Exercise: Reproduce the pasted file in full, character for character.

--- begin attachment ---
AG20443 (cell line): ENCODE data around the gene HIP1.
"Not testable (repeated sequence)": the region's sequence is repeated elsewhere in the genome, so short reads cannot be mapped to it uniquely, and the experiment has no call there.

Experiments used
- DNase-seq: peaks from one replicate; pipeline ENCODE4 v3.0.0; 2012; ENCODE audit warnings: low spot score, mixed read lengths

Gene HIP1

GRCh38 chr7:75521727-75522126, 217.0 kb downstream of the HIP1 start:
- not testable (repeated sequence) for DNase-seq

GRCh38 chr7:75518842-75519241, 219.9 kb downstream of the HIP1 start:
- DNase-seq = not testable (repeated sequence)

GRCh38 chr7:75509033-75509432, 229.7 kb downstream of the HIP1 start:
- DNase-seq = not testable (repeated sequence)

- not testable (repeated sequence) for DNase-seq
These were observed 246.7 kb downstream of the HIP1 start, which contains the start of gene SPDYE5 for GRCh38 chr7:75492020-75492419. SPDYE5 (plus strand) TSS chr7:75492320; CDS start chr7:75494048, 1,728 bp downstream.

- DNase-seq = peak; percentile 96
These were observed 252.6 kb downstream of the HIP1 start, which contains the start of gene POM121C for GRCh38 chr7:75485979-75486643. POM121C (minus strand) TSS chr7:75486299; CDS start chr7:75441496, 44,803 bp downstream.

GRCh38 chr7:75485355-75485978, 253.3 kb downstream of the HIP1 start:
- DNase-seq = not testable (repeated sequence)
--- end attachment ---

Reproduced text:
AG20443 (cell line): ENCODE data around the gene HIP1.
"Not testable (repeated sequence)": the region's sequence is repeated elsewhere in the genome, so short reads cannot be mapped to it uniquely, and the experiment has no call there.

Experiments used
- DNase-seq: peaks from one replicate; pipeline ENCODE4 v3.0.0; 2012; ENCODE audit warnings: low spot score, mixed read lengths

Gene HIP1

GRCh38 chr7:75521727-75522126, 217.0 kb downstream of the HIP1 start:
- not testable (repeated sequence) for DNase-seq

GRCh38 chr7:75518842-75519241, 219.9 kb downstream of the HIP1 start:
- DNase-seq = not testable (repeated sequence)

GRCh38 chr7:75509033-75509432, 229.7 kb downstream of the HIP1 start:
- DNase-seq = not testable (repeated sequence)

- not testable (repeated sequence) for DNase-seq
These were observed 246.7 kb downstream of the HIP1 start, which contains the start of gene SPDYE5 for GRCh38 chr7:75492020-75492419. SPDYE5 (plus strand) TSS chr7:75492320; CDS start chr7:75494048, 1,728 bp downstream.

- DNase-seq = peak; percentile 96
These were observed 252.6 kb downstream of the HIP1 start, which contains the start of gene POM121C for GRCh38 chr7:75485979-75486643. POM121C (minus strand) TSS chr7:75486299; CDS start chr7:75441496, 44,803 bp downstream.

GRCh38 chr7:75485355-75485978, 253.3 kb downstream of the HIP1 start:
- DNase-seq = not testable (repeated sequence)